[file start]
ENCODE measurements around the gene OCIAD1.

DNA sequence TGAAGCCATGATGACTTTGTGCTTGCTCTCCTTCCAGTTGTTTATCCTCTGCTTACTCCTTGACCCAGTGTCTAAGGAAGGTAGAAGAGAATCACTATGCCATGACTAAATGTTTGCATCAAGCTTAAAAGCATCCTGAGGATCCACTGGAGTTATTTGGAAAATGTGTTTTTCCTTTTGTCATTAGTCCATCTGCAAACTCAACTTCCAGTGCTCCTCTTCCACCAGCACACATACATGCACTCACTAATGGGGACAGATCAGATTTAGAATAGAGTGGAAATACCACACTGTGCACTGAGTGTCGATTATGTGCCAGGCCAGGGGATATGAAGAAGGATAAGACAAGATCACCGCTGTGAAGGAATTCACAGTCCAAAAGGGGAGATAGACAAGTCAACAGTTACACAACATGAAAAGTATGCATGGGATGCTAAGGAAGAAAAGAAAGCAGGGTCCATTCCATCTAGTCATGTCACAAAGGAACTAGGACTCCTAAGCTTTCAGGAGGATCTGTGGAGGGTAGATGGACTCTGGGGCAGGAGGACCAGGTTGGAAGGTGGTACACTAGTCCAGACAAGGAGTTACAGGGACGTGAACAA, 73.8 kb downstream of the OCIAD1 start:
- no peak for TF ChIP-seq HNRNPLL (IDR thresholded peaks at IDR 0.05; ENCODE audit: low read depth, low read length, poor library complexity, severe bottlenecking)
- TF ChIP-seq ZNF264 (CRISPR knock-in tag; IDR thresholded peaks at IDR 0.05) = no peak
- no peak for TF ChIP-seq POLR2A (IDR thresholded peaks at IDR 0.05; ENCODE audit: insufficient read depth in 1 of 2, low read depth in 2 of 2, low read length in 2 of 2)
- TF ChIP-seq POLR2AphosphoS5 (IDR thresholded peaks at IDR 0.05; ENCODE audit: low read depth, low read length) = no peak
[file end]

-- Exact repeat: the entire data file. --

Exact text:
ENCODE measurements around the gene OCIAD1.

DNA sequence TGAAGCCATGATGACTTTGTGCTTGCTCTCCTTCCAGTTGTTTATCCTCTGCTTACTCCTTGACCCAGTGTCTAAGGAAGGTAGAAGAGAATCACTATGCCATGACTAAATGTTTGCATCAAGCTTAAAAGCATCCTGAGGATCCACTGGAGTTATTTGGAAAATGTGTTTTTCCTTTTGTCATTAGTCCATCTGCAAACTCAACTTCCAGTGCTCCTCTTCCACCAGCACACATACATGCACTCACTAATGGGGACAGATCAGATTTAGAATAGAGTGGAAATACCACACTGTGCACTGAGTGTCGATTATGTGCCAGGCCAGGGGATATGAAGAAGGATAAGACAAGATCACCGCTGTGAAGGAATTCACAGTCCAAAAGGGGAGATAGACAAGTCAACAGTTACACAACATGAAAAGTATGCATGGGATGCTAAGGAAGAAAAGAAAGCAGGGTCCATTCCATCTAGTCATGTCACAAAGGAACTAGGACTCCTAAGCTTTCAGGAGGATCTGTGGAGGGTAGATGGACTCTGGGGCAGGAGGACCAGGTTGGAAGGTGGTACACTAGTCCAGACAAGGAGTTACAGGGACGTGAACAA, 73.8 kb downstream of the OCIAD1 start:
- no peak for TF ChIP-seq HNRNPLL (IDR thresholded peaks at IDR 0.05; ENCODE audit: low read depth, low read length, poor library complexity, severe bottlenecking)
- TF ChIP-seq ZNF264 (CRISPR knock-in tag; IDR thresholded peaks at IDR 0.05) = no peak
- no peak for TF ChIP-seq POLR2A (IDR thresholded peaks at IDR 0.05; ENCODE audit: insufficient read depth in 1 of 2, low read depth in 2 of 2, low read length in 2 of 2)
- TF ChIP-seq POLR2AphosphoS5 (IDR thresholded peaks at IDR 0.05; ENCODE audit: low read depth, low read length) = no peak